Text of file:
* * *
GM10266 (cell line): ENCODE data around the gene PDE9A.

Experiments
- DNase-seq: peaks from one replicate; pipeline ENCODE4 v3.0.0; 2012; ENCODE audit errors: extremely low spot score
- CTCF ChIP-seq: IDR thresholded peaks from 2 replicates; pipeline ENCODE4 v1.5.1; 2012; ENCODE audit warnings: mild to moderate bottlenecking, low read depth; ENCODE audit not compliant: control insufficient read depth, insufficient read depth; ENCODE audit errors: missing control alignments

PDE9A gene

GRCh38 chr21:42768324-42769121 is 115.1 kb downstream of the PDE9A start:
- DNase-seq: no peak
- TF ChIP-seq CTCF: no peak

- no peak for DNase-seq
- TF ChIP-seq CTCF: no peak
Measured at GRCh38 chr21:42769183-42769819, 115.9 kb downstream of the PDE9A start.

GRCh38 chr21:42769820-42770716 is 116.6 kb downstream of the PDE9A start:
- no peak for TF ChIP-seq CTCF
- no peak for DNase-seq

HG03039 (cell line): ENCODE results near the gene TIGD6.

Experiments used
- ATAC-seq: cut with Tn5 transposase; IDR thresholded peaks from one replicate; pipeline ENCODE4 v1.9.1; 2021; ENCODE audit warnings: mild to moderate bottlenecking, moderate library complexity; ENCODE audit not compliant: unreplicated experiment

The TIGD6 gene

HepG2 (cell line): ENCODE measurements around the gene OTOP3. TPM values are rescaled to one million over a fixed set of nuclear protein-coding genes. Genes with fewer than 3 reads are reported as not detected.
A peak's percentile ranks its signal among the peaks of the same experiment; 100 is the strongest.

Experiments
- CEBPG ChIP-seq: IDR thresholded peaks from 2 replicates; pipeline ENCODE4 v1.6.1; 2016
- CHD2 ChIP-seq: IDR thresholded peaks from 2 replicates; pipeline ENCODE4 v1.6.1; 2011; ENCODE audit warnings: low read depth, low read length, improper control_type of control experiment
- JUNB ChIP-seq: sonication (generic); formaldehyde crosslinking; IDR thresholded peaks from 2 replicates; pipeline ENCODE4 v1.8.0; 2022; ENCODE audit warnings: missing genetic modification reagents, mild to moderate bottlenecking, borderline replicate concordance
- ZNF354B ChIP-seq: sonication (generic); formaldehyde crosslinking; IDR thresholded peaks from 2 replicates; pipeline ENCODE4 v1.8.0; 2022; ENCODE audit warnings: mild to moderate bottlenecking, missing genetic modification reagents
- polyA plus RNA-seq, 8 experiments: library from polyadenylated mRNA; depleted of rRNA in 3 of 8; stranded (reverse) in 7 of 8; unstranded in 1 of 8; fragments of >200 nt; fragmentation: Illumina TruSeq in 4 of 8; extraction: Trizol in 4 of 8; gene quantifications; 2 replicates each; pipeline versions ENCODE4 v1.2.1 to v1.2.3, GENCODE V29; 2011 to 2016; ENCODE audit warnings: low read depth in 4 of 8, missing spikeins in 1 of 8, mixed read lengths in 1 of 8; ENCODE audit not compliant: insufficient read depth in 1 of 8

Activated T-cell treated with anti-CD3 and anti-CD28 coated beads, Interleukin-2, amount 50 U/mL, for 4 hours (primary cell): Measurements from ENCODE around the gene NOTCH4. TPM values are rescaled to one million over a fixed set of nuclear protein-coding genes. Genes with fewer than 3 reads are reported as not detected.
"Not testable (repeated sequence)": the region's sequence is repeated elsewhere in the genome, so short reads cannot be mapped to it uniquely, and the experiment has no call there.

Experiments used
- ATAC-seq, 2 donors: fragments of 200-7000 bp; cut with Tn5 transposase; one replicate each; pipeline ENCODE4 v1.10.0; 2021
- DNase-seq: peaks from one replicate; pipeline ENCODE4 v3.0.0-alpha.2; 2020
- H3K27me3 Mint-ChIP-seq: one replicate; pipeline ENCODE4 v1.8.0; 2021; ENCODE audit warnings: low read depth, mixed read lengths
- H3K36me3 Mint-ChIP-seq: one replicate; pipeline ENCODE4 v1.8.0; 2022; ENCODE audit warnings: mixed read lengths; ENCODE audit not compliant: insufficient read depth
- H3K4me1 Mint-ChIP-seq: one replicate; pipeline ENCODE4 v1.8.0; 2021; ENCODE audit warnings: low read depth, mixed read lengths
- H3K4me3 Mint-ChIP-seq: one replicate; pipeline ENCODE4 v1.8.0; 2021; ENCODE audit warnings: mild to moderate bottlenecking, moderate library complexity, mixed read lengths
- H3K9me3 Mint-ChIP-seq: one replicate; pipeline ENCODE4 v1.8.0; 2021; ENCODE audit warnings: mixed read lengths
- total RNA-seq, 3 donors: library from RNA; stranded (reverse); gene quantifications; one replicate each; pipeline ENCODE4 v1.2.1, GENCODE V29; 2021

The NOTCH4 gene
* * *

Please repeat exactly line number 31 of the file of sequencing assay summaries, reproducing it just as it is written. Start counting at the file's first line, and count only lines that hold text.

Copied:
- DNase-seq: peaks from one replicate; pipeline ENCODE4 v3.0.0-alpha.2; 2020